Last month, the German Government took a big swing at combating carbon emissions by passing a climate protection package. This legislation is meant to change consumer behavior in Germany by making carbon reduction a part of their daily lives.
Taxing Carbon Emissions
The carbon dioxide tax will be for transportation and heat used in buildings. The carbon tax will start at 10 euros per ton and increase to 20 euros in 2022 and 35 euros per ton by 2025. For German drivers, this could add a surcharge on gasoline and diesel fuel by up to 12 euro cents per liter. Europe sells fuel by the liter and not by the gallon so this surcharge amounts to almost 50 cents per gallon on top of all of the other taxes. The carbon taxes will be reinvested in climate protection or as an incentive for citizens to go green.
“Go Green” Incentives
One of the measures is to reduce utility surcharges on Germans who shift to electricity from renewable sources like solar and wind. The Government will also increase incentives of electrified vehicles and extend incentives through 2025. Another focus of this plan is to increase the number of vehicle charging stations to over 1 million by 2030. Taxes on higher polluting cars will increase in 2021.
In alignment with the “Go Green” incentives, the German Government’s commitment to promoting renewable energy encompasses not only transportation but also household energy sources. As part of this comprehensive strategy, encouraging citizens to embrace solar and wind power through reduced utility surcharges offers a compelling path toward a more sustainable future. Expanding these incentives to encompass solar panel installation could significantly contribute to Germany’s clean energy objectives. Homeowners looking to take advantage of these opportunities can easily explore their options with resources like a solar panel online quote, enabling them to make informed decisions about transitioning to environmentally-friendly energy solutions. By weaving together these multifaceted incentives, Germany positions itself as a global leader in fostering a greener and more ecologically balanced society.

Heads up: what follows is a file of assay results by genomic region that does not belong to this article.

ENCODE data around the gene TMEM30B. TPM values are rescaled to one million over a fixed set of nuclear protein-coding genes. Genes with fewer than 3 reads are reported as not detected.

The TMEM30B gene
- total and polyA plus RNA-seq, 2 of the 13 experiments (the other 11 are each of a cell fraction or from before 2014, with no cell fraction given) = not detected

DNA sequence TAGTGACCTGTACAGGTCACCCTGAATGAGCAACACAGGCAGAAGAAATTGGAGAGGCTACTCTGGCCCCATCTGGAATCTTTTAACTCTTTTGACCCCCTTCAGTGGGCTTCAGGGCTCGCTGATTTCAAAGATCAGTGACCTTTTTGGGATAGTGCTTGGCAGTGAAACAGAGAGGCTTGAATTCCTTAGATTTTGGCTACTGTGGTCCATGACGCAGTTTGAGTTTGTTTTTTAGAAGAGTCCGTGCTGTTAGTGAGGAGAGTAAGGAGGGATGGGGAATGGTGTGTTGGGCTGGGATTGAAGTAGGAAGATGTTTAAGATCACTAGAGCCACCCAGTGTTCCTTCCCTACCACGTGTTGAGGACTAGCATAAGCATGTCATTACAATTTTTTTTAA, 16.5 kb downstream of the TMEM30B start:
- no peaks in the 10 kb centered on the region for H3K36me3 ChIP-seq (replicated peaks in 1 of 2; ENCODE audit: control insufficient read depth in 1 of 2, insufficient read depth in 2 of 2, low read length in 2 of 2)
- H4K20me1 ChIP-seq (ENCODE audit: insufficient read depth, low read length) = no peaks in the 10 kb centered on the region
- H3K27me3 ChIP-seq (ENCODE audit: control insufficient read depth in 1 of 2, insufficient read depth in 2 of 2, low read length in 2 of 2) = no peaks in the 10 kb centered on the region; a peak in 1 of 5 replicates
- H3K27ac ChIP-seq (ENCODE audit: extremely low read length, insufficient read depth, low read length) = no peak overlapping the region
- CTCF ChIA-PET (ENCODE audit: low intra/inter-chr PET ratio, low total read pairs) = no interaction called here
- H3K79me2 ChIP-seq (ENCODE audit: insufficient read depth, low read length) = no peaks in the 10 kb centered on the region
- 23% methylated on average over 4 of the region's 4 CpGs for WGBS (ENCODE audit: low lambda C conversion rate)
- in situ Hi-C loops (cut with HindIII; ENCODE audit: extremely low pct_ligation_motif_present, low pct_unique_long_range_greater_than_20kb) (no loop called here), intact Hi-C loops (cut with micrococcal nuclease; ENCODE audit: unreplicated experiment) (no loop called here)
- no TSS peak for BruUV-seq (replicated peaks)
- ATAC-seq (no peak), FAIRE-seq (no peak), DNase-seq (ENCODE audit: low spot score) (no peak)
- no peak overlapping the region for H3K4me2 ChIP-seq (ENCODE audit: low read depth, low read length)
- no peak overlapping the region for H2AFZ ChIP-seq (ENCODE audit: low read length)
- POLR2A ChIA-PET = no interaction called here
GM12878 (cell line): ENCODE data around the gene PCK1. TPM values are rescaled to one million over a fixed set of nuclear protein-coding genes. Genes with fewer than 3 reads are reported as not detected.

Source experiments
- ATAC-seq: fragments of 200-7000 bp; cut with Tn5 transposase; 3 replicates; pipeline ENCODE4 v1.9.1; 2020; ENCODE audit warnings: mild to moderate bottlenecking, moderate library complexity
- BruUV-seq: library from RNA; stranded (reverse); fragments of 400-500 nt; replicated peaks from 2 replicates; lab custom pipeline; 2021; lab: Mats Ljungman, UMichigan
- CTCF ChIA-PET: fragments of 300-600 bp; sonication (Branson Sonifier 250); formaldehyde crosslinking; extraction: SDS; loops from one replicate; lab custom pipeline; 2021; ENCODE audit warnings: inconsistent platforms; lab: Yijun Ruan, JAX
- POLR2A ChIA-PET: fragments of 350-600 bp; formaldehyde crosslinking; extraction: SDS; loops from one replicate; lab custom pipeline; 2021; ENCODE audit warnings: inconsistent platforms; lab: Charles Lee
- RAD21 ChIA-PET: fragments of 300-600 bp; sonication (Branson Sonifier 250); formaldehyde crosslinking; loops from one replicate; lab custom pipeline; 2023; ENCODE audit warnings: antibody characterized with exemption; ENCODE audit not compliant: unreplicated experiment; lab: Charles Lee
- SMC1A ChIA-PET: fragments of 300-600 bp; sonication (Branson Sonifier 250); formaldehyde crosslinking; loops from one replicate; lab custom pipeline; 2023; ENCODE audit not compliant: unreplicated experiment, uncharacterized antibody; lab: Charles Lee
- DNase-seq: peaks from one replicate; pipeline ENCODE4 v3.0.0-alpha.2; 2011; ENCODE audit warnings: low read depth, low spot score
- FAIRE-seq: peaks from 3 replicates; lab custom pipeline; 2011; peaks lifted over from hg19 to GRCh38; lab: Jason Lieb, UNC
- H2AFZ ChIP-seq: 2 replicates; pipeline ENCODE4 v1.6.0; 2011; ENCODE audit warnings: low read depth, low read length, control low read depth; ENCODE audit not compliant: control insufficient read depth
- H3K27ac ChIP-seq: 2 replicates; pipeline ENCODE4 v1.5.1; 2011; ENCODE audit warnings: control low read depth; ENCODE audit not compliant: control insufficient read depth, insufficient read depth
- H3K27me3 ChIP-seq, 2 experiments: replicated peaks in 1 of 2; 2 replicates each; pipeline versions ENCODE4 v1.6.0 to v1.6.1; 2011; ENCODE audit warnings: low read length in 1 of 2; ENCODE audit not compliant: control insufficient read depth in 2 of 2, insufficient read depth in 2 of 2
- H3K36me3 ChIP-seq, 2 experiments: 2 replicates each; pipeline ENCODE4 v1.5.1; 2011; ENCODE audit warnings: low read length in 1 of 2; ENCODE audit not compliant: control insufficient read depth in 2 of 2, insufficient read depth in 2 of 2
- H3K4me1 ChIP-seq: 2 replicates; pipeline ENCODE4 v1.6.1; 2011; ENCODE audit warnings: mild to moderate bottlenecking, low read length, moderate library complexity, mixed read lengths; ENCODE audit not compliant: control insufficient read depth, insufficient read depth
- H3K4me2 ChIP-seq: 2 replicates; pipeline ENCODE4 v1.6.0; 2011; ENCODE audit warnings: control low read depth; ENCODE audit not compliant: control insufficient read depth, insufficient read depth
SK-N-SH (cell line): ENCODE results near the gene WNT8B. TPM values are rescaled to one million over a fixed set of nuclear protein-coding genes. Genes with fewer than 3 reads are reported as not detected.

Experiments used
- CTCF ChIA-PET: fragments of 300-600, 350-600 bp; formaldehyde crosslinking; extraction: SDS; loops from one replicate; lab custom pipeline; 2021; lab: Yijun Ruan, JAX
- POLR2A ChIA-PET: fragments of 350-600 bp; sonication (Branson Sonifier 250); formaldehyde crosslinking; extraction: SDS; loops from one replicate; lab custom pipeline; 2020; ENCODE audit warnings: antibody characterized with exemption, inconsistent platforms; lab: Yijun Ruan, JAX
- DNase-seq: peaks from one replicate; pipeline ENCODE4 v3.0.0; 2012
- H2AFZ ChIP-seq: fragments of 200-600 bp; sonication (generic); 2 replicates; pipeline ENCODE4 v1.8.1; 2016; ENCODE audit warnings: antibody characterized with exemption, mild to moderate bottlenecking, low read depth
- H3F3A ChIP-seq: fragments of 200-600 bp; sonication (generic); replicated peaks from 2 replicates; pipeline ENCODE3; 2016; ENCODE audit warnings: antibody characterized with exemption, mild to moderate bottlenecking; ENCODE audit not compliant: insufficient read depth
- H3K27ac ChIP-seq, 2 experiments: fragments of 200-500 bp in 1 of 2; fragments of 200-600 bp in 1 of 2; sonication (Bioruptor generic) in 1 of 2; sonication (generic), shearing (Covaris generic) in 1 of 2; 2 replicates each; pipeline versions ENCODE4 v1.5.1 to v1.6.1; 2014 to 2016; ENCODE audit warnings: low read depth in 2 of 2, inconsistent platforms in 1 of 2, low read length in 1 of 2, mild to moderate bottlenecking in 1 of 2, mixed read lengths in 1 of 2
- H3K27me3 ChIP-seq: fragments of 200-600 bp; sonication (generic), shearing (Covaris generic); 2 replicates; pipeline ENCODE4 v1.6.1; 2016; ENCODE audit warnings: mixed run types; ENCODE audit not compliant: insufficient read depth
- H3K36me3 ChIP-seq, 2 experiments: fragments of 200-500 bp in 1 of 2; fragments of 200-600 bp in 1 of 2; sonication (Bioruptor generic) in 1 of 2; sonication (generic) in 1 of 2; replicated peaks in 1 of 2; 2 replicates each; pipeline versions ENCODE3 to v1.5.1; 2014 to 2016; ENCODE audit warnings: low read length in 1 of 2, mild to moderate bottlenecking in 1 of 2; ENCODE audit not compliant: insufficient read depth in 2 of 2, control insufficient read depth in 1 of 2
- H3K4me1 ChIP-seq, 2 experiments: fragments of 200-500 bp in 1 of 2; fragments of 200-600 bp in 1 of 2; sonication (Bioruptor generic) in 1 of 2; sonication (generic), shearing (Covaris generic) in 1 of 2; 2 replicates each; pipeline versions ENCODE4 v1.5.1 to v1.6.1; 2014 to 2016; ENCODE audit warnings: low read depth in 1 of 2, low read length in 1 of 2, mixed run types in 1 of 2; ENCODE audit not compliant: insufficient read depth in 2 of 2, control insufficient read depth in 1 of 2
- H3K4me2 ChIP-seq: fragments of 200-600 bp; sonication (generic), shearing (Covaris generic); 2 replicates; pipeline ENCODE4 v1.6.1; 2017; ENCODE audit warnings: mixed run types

Trains, Planes and Automobiles
One of the major impacts of this legislation is on transportation within Germany. The plan wants to shift Germans from taking the plane within Germany to taking the train. The Government-owned Deutsche Bahn railway will receive investments of 1 billion euros per year in capital improvements. This annual investment level will continue through 2030 to improve the speed and quality of rail connections. To ensure that Germans transition from local flights to rail, the Value Added Tax (VAT) on train tickets will be reduced from 19% to 7%.
The carbon surcharge for intra-country flights will be increased but that tax rate has yet to be determined. This is most likely the reason for the implementation delay to April, 2020. Here is a breakdown of how aviation contributes to carbon emissions:
Carbon emission levels by mode of transportation:
Aircraft travel accounts for 7% of all carbon emissions but rail transportation is more efficient by only emitting 2% of the transportation carbon.
Who Contributes Most to Carbon Emissions?
In doing this story, I found there is a highly disproportional emission rate by social-economic groups:
- The wealthiest 10% of the world’s population produces 49% of carbon emissions
- The poorest 50% of the world’s population only contribute to 10% of carbon emissions
The largest contributors by country are:
- United States
- Russian Federation
Germany seems to be taking the lead in serious carbon reduction measures. The German legislation will increase taxes for airline travel only within Germany. Germany is only the number six emitter of carbon pollution. Will other larger emitting countries follow suit? What about the top five polluters?